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Suicide at the Arizona Department of Juvenile Corrections

Sometimes staff will place a troubled kid in a "suicide suit," shown here in a cell at Adobe Mountain School.
Jamie Peachey

Current and former staff at Adobe Mountain School in North Phoenix tell New Times the May 25 death of a boy in custody was a suicide — breaking a seven-year, suicide-free streak for the Arizona Department of Juvenile Corrections.

And a former ADJC inmate who roomed briefly with the boy who died says he's not at all surprised that his acquaintance took his own life, given both his behavior and the conditions in which he was placed.

Last week, an ADJC spokeswoman said the agency was not commenting on the case beyond what little was said the day after the boy's death, but she said that Director Michael Branham may release more information in the next few days.

New Times is not releasing the name of the boy who died because ADJC has not confirmed whether his family has been informed. The 17-year-old boy who knew him is also not named in this story because he still is on parole and fears that giving his name would hurt his chances with work and school. Juvenile court records are not public.

According to a staff member in the Adobe Mountain housing unit Crossroads, the boy was found dead by the unit's morning staff with a plastic bag over his head and a blanket over that. The staff member and other Adobe Mountain personnel say the boy had been dead for quite some time, leading to questions about whether department policy requiring frequent welfare checks was followed.

The former roommate describes the deceased boy as overweight with "hair to his nose," lots of bumps and cuts on his arms, and a high-pitched voice. Staffers say the boy was moved to Crossroads, a unit for violent kids, from Triumph, the mental health unit, after he assaulted a teacher.

That could have led to his suicide, the former inmate says.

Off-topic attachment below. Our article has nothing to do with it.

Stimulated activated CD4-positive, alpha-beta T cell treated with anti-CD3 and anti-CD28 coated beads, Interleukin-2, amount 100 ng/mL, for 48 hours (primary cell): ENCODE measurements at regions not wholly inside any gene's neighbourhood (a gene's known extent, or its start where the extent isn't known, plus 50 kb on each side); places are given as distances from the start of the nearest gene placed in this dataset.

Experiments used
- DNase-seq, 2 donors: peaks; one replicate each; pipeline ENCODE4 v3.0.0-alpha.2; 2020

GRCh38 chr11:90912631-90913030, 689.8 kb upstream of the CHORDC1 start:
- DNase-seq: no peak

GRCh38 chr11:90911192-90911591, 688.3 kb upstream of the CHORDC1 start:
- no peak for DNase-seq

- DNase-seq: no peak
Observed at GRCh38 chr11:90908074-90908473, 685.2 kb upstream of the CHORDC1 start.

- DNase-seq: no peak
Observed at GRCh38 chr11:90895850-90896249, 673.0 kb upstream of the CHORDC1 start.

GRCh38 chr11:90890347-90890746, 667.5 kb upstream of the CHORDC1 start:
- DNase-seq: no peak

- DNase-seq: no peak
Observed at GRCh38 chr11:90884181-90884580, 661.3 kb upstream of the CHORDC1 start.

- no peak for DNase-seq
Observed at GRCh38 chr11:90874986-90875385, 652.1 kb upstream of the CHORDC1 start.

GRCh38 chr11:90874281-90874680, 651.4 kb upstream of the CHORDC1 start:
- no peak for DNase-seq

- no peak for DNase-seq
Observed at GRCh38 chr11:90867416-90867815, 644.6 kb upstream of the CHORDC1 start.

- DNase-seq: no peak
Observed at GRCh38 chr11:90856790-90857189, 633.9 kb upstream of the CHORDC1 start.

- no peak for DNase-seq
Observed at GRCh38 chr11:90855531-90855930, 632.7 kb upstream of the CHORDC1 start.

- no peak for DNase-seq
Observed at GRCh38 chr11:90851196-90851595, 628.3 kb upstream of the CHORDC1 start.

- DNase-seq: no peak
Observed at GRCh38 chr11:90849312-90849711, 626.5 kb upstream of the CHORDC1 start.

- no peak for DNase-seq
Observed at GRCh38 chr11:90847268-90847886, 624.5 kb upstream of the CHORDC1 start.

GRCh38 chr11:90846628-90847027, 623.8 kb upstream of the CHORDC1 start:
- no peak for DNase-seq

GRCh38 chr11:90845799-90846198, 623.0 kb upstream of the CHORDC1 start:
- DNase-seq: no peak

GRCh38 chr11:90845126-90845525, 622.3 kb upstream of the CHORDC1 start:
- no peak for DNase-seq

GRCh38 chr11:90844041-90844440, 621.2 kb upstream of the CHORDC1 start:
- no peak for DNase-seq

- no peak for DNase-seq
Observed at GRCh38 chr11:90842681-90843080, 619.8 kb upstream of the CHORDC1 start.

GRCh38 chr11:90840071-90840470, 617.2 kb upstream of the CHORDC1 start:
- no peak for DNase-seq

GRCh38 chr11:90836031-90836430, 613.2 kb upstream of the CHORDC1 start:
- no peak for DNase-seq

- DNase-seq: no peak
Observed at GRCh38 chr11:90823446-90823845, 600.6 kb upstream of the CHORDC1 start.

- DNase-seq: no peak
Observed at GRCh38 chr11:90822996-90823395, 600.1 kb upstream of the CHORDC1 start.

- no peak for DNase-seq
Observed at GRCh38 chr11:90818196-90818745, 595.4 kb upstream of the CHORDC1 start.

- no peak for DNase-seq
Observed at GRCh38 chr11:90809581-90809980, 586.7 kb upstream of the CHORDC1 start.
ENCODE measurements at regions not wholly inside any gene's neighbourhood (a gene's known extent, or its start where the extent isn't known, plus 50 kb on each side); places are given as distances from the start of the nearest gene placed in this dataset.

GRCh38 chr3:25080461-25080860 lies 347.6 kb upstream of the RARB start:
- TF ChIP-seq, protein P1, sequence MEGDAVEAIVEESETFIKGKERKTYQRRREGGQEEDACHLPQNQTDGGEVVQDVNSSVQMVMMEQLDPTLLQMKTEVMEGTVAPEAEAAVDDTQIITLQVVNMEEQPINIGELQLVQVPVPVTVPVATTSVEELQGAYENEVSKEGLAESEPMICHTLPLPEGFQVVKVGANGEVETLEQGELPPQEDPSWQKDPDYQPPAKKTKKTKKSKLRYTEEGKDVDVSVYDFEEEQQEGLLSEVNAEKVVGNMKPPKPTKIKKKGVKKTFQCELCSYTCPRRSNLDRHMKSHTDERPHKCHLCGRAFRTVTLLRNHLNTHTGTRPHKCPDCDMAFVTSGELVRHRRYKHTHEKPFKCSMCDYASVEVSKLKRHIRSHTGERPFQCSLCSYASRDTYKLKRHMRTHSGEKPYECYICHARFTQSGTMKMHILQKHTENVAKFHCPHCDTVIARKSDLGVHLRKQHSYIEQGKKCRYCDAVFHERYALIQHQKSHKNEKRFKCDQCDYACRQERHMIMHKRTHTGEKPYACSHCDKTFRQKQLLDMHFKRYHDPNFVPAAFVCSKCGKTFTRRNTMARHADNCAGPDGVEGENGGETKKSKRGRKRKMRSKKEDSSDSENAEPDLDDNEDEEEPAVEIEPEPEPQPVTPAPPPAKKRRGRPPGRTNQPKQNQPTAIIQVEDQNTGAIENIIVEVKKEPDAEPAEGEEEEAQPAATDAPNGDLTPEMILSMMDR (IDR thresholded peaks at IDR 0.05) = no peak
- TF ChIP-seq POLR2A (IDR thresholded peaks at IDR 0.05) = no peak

"I have a very strong reason why [he] had killed himself. Because he was moved to unit Crossroads. You can't put a kid who was in Triumph into an assault unit . . . There are kids who will bully you. They will beat you up," he says.

The former inmate, who was released from ADJC late last year, says it was clear that the boy was seriously mentally ill — something more aggressive kids tend to make fun of.

"You kind of look down upon Triumph because it's a mental health unit; you're like, these kids are retards."

The former inmate recalls that he first encountered the boy last July.

"When I first seen him, I seen him in the cafeteria," he says. "He would freak out and hit the floor and start screaming . . . The staff would restrain him, and he would say, 'Yeah, hurt me.' It was weird. I just thought he was kind of crazy."

Kids threaten suicide all the time, the former inmate says (he admits he did, too, so he could get a break from school), but he says he knew this kid meant it. The two were roommates for a week.

"Me and him used to talk; we would talk. He would tell me things about his mom and things when he was little. His dad lost his job, and then his mom didn't have a job, and his brother was the only one working. He would tell me, like, he couldn't deal with life."

The former inmate says cutting was common when he was at Adobe Mountain. Not at Durango, the county juvenile facility, where he'd been previously — there, you couldn't find anything to cut with. But kids at Adobe Mountain had easy access, he says, to staples and pieces of Plexiglas. The boy made bloody streaks on his arms with a paper clip, the former inmate says.